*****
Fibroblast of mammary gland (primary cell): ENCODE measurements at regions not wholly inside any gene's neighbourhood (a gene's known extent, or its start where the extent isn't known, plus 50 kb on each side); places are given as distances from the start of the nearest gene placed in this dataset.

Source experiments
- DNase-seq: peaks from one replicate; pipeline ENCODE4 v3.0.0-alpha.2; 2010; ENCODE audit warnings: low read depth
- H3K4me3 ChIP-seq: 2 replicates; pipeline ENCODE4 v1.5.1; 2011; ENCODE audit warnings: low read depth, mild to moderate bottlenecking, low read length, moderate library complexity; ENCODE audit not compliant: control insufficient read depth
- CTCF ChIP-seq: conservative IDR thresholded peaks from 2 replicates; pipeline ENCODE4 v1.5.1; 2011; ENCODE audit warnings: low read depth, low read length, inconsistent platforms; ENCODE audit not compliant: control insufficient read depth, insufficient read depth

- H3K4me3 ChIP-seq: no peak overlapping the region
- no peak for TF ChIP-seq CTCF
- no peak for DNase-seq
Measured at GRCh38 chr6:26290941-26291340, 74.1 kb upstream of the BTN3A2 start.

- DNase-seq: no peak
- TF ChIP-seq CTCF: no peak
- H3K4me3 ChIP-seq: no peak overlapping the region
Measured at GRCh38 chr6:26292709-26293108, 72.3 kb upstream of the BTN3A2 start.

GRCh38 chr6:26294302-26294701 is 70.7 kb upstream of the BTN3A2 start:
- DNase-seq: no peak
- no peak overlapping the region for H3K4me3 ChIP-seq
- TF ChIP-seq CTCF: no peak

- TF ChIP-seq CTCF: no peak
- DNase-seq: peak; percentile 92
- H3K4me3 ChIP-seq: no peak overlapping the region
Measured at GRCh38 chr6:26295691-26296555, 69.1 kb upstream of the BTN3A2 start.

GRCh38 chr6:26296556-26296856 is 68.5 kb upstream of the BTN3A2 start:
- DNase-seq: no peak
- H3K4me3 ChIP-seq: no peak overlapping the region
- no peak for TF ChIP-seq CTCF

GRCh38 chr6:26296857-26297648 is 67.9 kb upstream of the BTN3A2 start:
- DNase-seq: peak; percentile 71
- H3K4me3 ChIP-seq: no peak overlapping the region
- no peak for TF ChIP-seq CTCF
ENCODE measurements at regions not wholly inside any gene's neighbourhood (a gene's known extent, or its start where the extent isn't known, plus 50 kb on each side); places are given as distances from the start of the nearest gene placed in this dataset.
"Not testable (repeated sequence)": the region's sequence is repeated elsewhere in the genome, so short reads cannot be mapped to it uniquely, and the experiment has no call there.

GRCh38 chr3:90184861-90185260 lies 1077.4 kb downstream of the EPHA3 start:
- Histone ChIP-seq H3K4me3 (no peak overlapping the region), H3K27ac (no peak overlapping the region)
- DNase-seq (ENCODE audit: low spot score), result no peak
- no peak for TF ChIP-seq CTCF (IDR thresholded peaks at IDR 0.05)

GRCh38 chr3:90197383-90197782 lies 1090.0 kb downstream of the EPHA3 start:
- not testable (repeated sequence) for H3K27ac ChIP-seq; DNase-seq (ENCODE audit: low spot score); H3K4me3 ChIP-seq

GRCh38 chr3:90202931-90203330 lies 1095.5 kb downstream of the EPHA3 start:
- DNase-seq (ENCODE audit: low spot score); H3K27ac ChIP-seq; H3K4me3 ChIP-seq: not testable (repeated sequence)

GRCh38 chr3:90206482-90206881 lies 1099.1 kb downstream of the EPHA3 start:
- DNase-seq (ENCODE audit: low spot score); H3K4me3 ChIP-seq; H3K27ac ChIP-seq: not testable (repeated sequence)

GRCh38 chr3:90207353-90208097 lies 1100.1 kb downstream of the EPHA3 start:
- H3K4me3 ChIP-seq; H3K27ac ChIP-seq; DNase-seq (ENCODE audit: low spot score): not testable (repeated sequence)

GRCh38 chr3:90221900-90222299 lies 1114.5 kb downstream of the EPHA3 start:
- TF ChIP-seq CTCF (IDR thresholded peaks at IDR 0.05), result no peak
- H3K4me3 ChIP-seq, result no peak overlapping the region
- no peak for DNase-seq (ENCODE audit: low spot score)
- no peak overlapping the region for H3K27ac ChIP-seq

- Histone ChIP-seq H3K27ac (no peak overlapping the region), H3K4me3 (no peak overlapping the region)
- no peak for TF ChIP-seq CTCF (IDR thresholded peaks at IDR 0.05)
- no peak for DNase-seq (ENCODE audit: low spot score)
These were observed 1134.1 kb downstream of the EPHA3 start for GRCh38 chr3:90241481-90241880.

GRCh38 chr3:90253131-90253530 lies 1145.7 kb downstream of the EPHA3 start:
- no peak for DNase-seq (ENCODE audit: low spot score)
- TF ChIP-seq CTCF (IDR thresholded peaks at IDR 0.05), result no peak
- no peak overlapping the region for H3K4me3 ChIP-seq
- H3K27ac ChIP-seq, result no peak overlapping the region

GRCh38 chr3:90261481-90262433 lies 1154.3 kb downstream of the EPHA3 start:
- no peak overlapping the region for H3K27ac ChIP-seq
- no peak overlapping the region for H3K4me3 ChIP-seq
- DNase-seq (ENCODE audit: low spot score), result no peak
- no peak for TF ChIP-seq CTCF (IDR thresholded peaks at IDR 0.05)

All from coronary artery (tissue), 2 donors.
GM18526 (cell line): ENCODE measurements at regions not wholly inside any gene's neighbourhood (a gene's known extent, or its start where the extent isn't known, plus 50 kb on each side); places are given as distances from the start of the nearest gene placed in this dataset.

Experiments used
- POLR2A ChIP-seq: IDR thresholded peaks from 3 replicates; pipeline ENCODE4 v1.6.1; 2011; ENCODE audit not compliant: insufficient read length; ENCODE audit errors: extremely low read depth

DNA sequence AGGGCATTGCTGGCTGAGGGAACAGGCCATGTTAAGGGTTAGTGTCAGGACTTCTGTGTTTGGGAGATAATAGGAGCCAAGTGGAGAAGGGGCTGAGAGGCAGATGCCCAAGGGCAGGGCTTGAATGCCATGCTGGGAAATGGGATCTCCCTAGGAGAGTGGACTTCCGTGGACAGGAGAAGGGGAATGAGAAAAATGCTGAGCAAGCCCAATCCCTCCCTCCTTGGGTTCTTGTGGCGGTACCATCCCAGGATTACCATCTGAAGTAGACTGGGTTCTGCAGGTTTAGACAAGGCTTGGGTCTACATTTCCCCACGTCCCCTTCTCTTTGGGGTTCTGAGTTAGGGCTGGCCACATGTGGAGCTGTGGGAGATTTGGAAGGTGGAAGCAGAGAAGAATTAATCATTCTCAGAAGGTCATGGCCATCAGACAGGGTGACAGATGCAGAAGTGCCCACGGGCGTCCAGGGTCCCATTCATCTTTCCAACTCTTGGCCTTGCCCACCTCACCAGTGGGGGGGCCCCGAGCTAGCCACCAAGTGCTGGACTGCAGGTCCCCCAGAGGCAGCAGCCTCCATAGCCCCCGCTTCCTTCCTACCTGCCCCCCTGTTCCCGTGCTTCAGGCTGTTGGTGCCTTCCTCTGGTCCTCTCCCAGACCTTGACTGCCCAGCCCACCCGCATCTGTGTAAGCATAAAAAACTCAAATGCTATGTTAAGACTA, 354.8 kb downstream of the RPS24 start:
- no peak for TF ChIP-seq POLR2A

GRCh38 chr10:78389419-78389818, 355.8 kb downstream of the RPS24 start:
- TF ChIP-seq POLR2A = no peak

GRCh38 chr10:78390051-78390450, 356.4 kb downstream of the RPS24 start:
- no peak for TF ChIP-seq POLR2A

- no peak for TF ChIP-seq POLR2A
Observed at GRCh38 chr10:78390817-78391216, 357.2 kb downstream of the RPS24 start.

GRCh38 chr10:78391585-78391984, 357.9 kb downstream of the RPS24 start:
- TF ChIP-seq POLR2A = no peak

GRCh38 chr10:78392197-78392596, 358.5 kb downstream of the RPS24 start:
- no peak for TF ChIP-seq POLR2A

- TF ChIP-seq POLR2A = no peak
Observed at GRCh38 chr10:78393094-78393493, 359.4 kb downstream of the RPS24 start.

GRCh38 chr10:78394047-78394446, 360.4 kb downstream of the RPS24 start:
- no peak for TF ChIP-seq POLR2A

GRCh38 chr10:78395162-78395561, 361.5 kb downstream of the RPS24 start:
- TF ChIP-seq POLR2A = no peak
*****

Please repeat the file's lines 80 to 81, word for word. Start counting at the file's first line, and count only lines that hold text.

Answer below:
Observed at GRCh38 chr10:78393094-78393493, 359.4 kb downstream of the RPS24 start.

GRCh38 chr10:78394047-78394446, 360.4 kb downstream of the RPS24 start: